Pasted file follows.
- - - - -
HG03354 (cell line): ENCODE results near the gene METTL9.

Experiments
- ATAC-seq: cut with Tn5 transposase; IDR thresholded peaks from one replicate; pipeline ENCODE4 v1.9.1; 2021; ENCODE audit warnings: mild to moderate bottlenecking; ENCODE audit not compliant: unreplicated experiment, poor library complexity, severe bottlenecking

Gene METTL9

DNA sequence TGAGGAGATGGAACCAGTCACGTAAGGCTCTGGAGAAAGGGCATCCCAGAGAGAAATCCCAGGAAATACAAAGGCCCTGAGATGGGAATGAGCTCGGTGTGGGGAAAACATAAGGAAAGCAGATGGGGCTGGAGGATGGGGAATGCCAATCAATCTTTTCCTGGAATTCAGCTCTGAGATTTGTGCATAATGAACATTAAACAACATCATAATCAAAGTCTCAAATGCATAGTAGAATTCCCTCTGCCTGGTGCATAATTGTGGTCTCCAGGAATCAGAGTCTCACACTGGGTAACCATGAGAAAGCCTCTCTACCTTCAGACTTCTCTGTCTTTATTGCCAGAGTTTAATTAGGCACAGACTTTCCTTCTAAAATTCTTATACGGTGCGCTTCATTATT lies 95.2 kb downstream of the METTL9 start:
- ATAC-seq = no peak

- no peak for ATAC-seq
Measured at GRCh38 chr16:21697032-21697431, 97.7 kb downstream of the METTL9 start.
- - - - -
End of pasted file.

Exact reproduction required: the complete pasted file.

HG03354 (cell line): ENCODE results near the gene METTL9.

Experiments
- ATAC-seq: cut with Tn5 transposase; IDR thresholded peaks from one replicate; pipeline ENCODE4 v1.9.1; 2021; ENCODE audit warnings: mild to moderate bottlenecking; ENCODE audit not compliant: unreplicated experiment, poor library complexity, severe bottlenecking

Gene METTL9

DNA sequence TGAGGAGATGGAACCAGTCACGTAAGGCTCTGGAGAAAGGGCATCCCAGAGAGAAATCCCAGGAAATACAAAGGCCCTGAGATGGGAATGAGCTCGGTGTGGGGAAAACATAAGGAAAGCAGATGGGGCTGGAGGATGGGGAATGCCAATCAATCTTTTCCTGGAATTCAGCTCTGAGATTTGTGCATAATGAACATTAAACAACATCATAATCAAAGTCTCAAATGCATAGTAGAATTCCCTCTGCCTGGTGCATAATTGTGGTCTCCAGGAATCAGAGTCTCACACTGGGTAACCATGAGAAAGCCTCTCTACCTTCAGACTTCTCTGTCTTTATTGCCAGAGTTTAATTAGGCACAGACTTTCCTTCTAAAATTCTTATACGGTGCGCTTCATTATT lies 95.2 kb downstream of the METTL9 start:
- ATAC-seq = no peak

- no peak for ATAC-seq
Measured at GRCh38 chr16:21697032-21697431, 97.7 kb downstream of the METTL9 start.